“Socrates’ own conversation was ever of human matters. Investigating what is pious, what is impious; what is beautiful, what is ugly; what is just, what is unjust; what is prudence, what is madness; what is courage, what is cowardice; what is a state, what is a statesman; what is government and what is a governor—these and others like them, knowledge of which made a gentleman, in his opinion, while ignorance could fairly be called slavishness.”
Xenophon, Memorabilia

VIDEO FOLLOWED BY DISTINCT WRITTEN REFLECTION

It would be interesting to do a little self-study. What are the main topics of our conversation in any given day?

A common feature of the lives of great men is the quality of their conversation. Surely a certain percent of their conversation will be, as with the rest of us, about daily matters, or formalities of personal interactions. The overall difference between their conversation and ours is probably at the two ends: certain negative things don’t show up in their conversation at all, while certain positive things consistently do.

Xenophon’s account of Socrates is remarkable; and it fits with Plato’s account of him.

Human matters. The modifier ‘human’ here is not a restriction that excludes super-human matters. The emphasis is rather that the subject of his conversation was consistently the matters that most of all pertain to a truly human life. These matters—such as those listed by Xenophon—are what give context and meaning for everything else we might discuss, or do. In a sense, what else is there?

For Socrates, human life is such that the most important truths call for investigation, rumination, and digestion. With friends, and even strangers. Again and again. The object is not only to understand what justice or prudence are, but also the especially challenging matter of how we are to live them in the here and now of our life. This will demand certain kinds of intentional conversation, with my friends, my spouse, my parents, my mentors, my teachers, and others I simply meet along the way of life.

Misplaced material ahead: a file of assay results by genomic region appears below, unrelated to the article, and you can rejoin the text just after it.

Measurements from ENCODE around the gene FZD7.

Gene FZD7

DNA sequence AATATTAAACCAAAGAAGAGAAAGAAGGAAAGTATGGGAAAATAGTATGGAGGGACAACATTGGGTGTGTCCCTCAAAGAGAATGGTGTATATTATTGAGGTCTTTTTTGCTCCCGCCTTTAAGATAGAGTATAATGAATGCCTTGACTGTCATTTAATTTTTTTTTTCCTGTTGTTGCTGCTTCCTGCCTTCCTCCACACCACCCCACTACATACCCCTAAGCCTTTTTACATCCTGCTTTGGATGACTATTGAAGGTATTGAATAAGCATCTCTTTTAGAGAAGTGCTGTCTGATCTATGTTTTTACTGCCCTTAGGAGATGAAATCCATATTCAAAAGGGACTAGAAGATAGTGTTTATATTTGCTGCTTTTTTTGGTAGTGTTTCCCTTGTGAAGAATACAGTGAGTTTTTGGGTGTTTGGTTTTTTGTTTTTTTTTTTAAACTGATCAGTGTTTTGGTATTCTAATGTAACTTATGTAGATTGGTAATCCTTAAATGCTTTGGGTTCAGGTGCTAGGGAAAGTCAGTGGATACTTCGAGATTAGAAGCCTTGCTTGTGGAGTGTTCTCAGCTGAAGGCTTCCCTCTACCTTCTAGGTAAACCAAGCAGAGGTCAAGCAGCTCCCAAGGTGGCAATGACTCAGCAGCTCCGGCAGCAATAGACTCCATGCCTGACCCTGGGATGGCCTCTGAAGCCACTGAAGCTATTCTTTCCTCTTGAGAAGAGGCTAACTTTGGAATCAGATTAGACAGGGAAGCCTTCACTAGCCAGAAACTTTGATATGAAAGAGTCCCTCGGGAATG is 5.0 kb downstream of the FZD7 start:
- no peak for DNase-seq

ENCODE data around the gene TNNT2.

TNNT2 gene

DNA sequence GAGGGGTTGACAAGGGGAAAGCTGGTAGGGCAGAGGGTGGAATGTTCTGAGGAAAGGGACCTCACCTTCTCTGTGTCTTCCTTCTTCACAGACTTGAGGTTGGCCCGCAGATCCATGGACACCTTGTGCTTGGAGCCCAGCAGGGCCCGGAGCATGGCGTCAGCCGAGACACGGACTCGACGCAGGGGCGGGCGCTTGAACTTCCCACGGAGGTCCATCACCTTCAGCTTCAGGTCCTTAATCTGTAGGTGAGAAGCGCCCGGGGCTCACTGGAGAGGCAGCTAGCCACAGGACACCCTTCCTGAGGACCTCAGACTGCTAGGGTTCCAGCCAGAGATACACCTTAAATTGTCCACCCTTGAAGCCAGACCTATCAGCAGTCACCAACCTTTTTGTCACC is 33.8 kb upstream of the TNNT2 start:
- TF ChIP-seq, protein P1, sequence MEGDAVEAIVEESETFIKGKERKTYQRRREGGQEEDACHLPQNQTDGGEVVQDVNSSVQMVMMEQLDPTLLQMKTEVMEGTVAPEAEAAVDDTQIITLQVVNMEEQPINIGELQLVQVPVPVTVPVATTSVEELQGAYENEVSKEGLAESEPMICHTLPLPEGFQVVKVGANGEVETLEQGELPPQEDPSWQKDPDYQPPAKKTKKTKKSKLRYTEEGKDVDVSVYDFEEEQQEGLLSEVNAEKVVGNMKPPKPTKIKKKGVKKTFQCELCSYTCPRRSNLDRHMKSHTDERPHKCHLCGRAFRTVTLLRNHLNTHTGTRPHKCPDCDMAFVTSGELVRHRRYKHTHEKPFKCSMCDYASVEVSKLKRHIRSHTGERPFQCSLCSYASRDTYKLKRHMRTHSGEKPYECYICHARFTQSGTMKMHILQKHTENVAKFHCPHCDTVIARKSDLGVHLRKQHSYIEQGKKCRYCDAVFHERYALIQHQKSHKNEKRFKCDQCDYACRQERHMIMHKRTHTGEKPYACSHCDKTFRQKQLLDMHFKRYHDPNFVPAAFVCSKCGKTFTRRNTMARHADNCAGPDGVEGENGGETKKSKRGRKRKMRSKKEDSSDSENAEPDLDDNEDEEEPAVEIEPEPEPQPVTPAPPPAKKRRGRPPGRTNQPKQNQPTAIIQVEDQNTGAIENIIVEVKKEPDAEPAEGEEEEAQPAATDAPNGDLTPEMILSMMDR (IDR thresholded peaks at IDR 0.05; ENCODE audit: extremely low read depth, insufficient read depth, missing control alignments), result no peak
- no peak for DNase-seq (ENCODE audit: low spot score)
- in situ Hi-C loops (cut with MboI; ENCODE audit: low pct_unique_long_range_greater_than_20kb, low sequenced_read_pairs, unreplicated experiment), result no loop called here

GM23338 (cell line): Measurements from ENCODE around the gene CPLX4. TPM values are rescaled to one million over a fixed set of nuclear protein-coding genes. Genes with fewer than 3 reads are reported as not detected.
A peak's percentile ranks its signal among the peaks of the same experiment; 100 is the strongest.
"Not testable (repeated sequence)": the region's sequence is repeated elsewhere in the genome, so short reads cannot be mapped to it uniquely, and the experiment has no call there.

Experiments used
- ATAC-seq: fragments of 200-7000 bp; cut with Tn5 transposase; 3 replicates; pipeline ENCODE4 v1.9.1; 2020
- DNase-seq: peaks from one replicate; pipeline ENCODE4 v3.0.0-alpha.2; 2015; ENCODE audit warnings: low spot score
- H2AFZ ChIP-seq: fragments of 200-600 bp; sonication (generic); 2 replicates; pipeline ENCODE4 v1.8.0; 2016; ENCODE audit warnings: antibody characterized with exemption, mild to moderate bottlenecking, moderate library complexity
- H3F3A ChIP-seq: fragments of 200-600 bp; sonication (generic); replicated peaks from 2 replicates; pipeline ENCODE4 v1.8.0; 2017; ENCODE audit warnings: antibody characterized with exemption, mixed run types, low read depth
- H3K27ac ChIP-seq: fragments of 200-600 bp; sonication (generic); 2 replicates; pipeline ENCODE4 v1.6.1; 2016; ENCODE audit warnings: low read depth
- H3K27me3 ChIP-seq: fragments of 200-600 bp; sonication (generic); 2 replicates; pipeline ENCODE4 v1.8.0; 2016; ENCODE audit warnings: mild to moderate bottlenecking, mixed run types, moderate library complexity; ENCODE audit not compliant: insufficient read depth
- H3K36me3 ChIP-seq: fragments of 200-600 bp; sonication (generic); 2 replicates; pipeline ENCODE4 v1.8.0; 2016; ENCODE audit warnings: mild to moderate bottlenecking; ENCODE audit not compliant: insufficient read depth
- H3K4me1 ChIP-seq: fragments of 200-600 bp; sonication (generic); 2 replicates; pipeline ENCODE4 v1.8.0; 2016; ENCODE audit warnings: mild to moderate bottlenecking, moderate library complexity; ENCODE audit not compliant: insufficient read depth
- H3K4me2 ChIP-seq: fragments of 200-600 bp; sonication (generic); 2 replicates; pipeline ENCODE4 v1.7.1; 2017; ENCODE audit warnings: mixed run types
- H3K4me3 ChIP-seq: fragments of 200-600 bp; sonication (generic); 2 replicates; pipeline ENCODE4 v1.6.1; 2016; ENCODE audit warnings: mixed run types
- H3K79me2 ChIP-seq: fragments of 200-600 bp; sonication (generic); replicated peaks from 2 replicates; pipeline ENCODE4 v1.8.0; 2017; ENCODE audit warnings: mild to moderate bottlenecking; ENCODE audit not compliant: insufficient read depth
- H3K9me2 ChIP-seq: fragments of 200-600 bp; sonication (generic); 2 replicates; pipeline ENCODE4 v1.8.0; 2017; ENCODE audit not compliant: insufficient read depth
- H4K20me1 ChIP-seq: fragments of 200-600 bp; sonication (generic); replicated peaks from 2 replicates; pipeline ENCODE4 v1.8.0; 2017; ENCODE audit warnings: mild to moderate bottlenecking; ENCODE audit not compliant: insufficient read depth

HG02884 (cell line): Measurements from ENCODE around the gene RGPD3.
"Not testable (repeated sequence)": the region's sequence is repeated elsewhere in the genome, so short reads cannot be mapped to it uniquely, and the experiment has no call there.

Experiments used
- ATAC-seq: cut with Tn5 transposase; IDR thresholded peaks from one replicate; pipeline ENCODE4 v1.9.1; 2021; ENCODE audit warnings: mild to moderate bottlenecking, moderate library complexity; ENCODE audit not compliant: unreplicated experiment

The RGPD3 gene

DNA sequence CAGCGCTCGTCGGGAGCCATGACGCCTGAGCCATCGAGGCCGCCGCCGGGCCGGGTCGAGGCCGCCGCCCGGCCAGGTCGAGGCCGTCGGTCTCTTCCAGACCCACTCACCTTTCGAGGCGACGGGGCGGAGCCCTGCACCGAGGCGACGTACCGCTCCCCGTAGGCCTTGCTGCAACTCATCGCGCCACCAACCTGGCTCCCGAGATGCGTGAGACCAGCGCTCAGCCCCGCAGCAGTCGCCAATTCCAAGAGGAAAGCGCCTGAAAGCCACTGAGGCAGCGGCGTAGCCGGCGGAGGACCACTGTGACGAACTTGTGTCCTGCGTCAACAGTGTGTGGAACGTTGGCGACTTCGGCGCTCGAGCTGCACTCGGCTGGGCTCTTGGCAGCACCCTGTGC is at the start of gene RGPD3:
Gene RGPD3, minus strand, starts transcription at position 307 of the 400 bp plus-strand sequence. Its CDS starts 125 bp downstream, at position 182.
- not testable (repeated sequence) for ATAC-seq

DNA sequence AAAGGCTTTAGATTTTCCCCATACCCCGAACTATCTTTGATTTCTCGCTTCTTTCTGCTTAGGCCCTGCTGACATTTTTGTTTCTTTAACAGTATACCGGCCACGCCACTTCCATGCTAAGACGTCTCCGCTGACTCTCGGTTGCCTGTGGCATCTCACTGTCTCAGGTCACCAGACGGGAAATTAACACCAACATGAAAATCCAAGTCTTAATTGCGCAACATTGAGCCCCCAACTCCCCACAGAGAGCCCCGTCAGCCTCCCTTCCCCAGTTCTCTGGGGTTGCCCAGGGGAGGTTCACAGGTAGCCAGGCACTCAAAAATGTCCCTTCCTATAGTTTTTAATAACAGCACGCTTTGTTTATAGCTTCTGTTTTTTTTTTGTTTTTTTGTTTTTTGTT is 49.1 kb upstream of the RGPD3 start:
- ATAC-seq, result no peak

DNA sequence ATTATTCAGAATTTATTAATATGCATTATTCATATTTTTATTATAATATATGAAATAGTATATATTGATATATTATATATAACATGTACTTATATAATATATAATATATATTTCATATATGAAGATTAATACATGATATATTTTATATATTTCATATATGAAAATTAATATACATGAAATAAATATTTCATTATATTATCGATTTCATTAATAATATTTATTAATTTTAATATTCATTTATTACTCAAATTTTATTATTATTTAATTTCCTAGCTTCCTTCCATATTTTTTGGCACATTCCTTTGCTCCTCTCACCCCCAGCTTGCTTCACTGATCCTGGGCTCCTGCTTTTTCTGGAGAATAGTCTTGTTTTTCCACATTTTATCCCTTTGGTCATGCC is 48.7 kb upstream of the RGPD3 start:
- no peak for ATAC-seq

The content and direction of my conversation might be more in my power than I have realized.

Xenophon (430-354 B.C.) was a soldier, historian, and philosopher of Athens. Like Plato he wrote dialogues featuring Socrates as a great teacher. Among these dialogues are Oeconomicus, translated as The Estate Manager, in which he shares insight into the structure and principles of the ancient household, and also Memorabilia, in which he shares recollections of the life of Socrates.

YOU MAY ALSO LIKE:

Fostering Leisure

Fostering Leisure

“And happiness is thought to depend on leisure; for we are busy that we may have leisure… but the activity of reason, which is contemplative, seems both to be superior in serious worth and to aim at no end beyond itself, and to have its pleasure proper to itself, and...

read more
The Difference between Leisure and Amusement

The Difference between Leisure and Amusement

“Leisure is better than work and is its end; and therefore the question must be asked, what ought we to do when at leisure? Clearly we ought not to be amusing ourselves, for then amusement would be the end of life…” Aristotle, Politics Sometimes a distinction in terms...

read more
The Leisure Question: A Series

The Leisure Question: A Series

“And happiness is thought to depend on leisure; for we are busy that we may have leisure…” Aristotle, Nicomachean Ethics Most of us can benefit from taking some time to think about the nature of leisure and its place in our lives. Let us begin with a distinction to...

read more

Pin It on Pinterest